Not necessarily *getting* less reliable; rather, consistently not very reliable
Posted Jul 10, 2006 18:29 UTC (Mon) by Richard_J_Neill
Parent article: Survey: Linux kernel quality
I wouldn't necessarily say that newer kernels (2.6.16+) are worse than older ones (2.6.12 ish). BUT, none of the kernels are sufficiently stable.
I run, or administrate about 10 machines, mainly desktops. None of the desktops ever have uptime exceeding about 2 months. I always unplug USB devices with some trepidation (even USB mass storage), and quite often experience X server crashes which take down the whole system. This inevitably happens when I have left the machine unattended for a week, and cannot physically reset it!
[A software watchdog, and panic=60 doesn't help much]
The servers are pretty solid in normal use, although not absolutely.
In my view, Linux is no longer sufficiently stable. [I had 500 days uptime on a 2.4.19 kernel in a server]. There are (at least) the following general problems:
1)When the kernel crashes, i.e. locks completely, requiring a reset, there is no way to get diagnostic info. Why can we use, say, the floppy drive for debug after a panic? What happened to the idea of running a second copy of the kernel designed to take control after a panic, and dump diagnostics to file?
2)There still exist unkillable processes, or unmountable filesystems.
kill -9 should be able to terminate a process, even if it is in the "D" state. Otherwise, a reboot is required to solve the problem; worse, you can't reboot remotely, since the kernel hangs just before the end of the shutdown.
3)Unplugging a USB device which is still in use (eg a USB NIC, or a USB sound card) is a nearly guaranteed way to get a crash. It shouldn't happen!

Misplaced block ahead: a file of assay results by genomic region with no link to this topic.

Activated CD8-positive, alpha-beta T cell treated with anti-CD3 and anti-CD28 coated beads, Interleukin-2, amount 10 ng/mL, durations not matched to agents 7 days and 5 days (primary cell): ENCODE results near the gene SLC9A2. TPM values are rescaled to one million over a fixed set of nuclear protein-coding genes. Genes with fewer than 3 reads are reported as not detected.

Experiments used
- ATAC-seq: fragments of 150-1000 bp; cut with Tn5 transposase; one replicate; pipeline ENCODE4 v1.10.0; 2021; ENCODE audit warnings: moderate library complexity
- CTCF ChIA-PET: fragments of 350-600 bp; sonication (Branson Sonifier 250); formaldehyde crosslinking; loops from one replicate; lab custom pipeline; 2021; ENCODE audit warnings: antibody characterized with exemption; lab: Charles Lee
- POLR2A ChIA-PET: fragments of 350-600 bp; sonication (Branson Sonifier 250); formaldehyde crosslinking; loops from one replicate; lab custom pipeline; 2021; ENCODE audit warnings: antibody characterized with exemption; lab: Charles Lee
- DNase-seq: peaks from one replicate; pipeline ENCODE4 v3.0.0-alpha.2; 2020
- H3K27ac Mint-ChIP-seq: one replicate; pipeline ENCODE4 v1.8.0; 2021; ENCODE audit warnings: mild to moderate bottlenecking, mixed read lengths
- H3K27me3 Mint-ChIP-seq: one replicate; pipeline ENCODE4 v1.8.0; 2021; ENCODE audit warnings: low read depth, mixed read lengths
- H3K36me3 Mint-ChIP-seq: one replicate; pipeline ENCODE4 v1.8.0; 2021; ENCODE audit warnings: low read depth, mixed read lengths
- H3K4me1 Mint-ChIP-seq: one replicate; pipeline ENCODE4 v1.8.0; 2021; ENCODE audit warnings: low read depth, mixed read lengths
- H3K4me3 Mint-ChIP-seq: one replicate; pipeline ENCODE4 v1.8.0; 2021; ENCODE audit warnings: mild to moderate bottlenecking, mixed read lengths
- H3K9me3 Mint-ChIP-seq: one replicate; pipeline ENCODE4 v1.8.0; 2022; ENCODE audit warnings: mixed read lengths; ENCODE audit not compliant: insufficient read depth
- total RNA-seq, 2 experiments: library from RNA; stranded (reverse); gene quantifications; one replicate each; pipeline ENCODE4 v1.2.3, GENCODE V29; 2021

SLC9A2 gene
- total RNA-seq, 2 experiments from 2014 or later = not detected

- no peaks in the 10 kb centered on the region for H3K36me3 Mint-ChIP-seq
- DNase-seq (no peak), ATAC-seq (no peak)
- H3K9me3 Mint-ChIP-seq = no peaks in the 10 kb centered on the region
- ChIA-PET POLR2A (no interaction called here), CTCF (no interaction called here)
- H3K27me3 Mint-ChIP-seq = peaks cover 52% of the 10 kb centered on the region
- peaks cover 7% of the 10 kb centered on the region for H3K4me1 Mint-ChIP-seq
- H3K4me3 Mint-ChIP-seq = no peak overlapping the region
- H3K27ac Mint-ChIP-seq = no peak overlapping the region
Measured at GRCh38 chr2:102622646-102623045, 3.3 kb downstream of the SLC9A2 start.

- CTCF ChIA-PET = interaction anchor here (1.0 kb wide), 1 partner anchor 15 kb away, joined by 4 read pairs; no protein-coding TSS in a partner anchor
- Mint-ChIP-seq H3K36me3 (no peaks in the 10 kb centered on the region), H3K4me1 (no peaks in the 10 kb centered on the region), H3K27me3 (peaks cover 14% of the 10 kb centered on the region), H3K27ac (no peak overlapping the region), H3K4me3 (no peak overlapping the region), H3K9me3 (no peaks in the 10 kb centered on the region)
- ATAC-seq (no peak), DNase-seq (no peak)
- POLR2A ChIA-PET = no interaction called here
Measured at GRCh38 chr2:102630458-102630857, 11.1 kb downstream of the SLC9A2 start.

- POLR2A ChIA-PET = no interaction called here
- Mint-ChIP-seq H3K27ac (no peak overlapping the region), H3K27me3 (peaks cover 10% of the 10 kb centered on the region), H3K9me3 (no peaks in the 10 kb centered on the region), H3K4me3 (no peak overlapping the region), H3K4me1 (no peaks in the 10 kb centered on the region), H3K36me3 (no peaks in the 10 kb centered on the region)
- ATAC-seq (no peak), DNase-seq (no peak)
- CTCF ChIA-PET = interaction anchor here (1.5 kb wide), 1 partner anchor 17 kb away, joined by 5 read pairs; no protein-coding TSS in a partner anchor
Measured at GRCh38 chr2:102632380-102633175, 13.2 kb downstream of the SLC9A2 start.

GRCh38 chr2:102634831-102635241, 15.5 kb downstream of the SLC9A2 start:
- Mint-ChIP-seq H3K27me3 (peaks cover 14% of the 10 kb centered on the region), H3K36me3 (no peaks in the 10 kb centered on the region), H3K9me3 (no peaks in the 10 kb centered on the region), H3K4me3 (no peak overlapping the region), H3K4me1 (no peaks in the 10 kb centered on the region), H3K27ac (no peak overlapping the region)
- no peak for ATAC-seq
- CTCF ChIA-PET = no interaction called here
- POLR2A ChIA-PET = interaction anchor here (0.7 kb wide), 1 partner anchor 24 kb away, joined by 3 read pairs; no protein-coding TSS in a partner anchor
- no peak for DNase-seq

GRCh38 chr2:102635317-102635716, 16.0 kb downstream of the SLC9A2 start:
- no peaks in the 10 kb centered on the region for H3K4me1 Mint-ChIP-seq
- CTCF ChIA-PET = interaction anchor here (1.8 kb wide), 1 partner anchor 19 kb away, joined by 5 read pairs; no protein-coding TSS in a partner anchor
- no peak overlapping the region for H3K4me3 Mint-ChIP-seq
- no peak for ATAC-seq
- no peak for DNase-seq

[In this example, I specifically exclude mounted filesystems on USB.]
I am led to believe that this is due to poor driver design; we have just comissioned a USB driver for a USB I/O device, and this can be repeatedly hot-(un)plugged even while it is active, without causing any trouble at all. So, why not sound or networking?
On a related note, when you try to unmount a filesystem, and get a "filesystem busy" error, or when you try to rmmod a module and get "module in use", there needs to be a way to find out what is using it, and, if desired, to kill the process.
4)X server crashes should never take down the entire system. But they often do, especially when using 3D accel. This applies with both non-free (nvidia) drivers and free drivers (eg xorg's ati driver for the r128)
5)Most importantly, the class of people such as myself (technical users, who are not kernel developers) make up the majority of the Linux community. We own most of the hardware, and experience most of the more subtle bugs. Yet, as a resource, we go untapped, since there is very little we can do to debug a problem with our hardware. This is a dreadful waste of most of the community! Is there any way to automate debugging/diagnostics so that we can be of more help?
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